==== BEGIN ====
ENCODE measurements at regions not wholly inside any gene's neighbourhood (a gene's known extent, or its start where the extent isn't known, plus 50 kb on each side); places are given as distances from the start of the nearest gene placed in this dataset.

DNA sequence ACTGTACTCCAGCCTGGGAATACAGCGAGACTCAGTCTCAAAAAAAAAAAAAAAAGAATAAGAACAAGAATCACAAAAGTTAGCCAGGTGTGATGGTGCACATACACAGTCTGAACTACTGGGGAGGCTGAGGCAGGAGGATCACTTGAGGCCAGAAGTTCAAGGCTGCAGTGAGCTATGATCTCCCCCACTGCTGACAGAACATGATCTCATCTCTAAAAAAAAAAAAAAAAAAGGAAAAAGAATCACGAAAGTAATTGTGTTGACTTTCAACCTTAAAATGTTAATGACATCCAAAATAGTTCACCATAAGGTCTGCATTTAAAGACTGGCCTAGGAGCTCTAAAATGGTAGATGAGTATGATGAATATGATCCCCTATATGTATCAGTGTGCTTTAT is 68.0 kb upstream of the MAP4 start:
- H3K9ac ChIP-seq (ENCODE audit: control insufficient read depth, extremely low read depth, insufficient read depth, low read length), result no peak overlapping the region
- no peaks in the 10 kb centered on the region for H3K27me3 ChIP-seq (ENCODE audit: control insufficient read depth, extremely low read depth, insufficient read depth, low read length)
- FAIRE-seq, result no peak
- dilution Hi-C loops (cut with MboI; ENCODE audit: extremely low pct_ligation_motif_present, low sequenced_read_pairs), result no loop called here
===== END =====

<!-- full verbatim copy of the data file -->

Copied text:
ENCODE measurements at regions not wholly inside any gene's neighbourhood (a gene's known extent, or its start where the extent isn't known, plus 50 kb on each side); places are given as distances from the start of the nearest gene placed in this dataset.

DNA sequence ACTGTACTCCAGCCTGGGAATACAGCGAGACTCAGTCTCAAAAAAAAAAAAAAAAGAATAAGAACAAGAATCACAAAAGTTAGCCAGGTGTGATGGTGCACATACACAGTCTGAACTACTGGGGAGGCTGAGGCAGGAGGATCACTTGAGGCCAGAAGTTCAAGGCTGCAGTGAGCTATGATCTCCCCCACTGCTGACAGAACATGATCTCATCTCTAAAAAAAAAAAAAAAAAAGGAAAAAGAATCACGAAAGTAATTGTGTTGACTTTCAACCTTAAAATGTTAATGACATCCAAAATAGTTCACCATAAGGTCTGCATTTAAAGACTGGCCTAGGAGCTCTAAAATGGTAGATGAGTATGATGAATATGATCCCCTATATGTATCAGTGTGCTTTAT is 68.0 kb upstream of the MAP4 start:
- H3K9ac ChIP-seq (ENCODE audit: control insufficient read depth, extremely low read depth, insufficient read depth, low read length), result no peak overlapping the region
- no peaks in the 10 kb centered on the region for H3K27me3 ChIP-seq (ENCODE audit: control insufficient read depth, extremely low read depth, insufficient read depth, low read length)
- FAIRE-seq, result no peak
- dilution Hi-C loops (cut with MboI; ENCODE audit: extremely low pct_ligation_motif_present, low sequenced_read_pairs), result no loop called here